State to kill members of problem wolf pack in Eastern Wash.
SPOKANE, Wash. (AP) - The state plans to kill some animals in a wolf pack, which has repeatedly preyed on livestock in Stevens County, the Washington Department of Fish and Wildlife said Thursday.
The wolves, known as the Smackout pack, has preyed on livestock four times since September.
"The purpose of this action is to change the pack's behavior," said Donny Martorello, a wolf manager for the agency. "That means incrementally removing wolves and assessing the results before taking any further action."
The Smackout pack is one of 20 wolf packs, all in Eastern Washington, documented in Washington state in 2016. At that time, the pack was estimated to consist of eight wolves, but it has since produced an unknown number of pups. The pack roams an area near the Canadian border north of Spokane.
Wolves were wiped out in Washington early in the last century, but begin moving back into the state from Idaho and Canada earlier this century.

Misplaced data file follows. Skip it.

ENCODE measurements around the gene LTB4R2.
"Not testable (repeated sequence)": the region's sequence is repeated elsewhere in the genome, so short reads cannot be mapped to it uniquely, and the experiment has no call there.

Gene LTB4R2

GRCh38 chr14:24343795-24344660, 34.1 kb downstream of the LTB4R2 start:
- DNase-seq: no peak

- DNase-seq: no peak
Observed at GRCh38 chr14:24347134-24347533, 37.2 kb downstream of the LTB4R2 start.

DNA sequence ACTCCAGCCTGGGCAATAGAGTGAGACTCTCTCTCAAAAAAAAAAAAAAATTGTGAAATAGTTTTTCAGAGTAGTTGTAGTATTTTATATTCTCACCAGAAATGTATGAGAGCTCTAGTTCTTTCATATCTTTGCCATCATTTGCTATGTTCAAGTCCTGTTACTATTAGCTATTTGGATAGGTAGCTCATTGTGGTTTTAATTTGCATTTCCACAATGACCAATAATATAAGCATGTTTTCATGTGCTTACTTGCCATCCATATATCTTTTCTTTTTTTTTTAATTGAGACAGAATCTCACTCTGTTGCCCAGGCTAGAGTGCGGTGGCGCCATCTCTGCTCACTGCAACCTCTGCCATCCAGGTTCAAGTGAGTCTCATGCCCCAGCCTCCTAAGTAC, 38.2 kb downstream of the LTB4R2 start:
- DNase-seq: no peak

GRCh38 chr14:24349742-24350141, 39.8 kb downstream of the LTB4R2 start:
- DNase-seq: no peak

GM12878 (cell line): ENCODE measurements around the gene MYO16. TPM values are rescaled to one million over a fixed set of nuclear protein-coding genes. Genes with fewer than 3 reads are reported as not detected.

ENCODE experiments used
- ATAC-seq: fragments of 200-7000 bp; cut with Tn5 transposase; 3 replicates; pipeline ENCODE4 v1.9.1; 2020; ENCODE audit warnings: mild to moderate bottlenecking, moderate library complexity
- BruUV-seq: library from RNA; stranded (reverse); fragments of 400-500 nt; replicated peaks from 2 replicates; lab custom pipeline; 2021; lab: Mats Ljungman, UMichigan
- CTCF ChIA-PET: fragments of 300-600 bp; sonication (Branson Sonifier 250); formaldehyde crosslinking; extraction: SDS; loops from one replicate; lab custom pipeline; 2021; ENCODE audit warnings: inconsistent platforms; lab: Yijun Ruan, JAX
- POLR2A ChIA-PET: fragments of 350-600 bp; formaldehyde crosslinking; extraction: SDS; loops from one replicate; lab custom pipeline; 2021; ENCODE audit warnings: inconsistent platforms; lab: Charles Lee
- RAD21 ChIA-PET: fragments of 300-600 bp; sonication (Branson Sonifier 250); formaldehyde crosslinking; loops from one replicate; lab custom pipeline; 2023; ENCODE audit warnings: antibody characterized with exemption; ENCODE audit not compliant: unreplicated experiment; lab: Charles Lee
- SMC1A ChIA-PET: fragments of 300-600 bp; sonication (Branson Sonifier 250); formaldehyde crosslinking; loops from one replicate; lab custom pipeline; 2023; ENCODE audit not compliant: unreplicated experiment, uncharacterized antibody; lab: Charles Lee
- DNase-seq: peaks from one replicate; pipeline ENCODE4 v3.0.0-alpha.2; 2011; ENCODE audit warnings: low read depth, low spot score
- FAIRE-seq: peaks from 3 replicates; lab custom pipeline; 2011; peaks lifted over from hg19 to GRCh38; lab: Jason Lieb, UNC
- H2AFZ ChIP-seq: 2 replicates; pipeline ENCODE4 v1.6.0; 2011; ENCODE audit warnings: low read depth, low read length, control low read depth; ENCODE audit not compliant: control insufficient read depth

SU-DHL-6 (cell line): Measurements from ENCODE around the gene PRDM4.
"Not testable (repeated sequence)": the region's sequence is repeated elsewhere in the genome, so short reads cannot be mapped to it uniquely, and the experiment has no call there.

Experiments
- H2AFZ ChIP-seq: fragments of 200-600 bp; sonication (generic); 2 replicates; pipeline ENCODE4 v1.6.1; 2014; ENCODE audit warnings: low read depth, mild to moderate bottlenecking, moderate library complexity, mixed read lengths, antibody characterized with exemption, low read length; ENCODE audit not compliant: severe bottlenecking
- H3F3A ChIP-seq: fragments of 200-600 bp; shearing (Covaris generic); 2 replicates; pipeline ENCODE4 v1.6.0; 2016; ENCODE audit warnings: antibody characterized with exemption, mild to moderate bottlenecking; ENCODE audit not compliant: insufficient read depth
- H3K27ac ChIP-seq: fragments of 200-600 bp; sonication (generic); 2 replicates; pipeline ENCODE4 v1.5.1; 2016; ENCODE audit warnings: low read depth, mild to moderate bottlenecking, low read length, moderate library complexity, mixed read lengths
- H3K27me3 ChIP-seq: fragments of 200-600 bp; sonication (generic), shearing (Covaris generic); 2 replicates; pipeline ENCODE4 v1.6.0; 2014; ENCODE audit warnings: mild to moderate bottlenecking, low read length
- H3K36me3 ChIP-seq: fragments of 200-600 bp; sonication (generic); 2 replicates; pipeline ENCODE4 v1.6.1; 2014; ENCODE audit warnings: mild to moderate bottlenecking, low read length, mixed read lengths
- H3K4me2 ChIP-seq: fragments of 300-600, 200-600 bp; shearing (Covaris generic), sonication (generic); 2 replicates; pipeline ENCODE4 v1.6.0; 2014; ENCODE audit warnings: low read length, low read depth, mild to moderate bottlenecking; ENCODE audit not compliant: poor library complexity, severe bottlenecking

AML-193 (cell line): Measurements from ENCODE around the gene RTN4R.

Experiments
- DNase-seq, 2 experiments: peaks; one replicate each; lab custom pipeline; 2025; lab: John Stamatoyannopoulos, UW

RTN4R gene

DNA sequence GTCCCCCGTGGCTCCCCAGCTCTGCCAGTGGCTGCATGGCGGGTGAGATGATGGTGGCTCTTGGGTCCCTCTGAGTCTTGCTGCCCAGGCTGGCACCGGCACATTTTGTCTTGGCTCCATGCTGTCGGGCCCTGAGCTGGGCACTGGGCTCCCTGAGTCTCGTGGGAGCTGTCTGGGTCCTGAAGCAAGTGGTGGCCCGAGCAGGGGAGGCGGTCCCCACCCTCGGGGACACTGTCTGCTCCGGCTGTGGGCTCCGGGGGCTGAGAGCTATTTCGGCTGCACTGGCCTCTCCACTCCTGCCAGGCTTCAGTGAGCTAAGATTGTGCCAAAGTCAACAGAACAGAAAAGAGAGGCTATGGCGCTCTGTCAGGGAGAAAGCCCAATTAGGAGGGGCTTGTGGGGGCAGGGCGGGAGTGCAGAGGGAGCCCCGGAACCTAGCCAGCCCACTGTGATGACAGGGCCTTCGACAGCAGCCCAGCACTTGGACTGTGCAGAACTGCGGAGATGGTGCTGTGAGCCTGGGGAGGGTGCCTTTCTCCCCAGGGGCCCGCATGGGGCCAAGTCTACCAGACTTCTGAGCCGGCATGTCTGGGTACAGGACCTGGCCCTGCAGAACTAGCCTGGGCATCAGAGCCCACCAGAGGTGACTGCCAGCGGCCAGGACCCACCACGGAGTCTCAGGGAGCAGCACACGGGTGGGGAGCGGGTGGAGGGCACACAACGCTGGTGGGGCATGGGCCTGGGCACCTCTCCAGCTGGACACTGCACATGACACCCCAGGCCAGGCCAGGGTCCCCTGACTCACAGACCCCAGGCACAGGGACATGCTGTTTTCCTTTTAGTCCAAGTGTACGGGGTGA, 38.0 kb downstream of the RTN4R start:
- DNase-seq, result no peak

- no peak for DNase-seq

The state is now home to at least 115 wolves, growing at a rate of 30 percent per year, and there have been conflicts between wolves and ranchers that prompted the state to kill numerous problems wolves in recent years.
Jim Unsworth, director of Fish and Wildlife, authorized the lethal action against the Smackout pack.
The department in June adopted a policy of removing wolves that prey on livestock three times in a 30-day period or four times in a 10-month period, Martorello said.
The Smackout pack's latest depredation against cattle was discovered July 18.
In June, a ranch employee caught two wolves in the act of attacking livestock and killed one of them, the agency said.
"This rancher has made concerted efforts to protect his livestock using non-lethal measures," Martorello said. "Our goal is to change the pack's behavior before the situation gets worse."
Gray wolves have been removed from federal Endangered Species Act protections in the eastern third of the state, although they remain protected under state law.
Chase Gunnell, a spokesman for Conservation Northwest, called the decision to kill several wolves "heartrending," but said it may prevent the entire pack from being wiped out.
"We see this is a test of the theory that early lethal intervention can disrupt depredating behavior," Gunnell said.
He said it was clear, based on information from the agency, that the ranchers involved in this case have taken steps to avoid conflicts with wolves.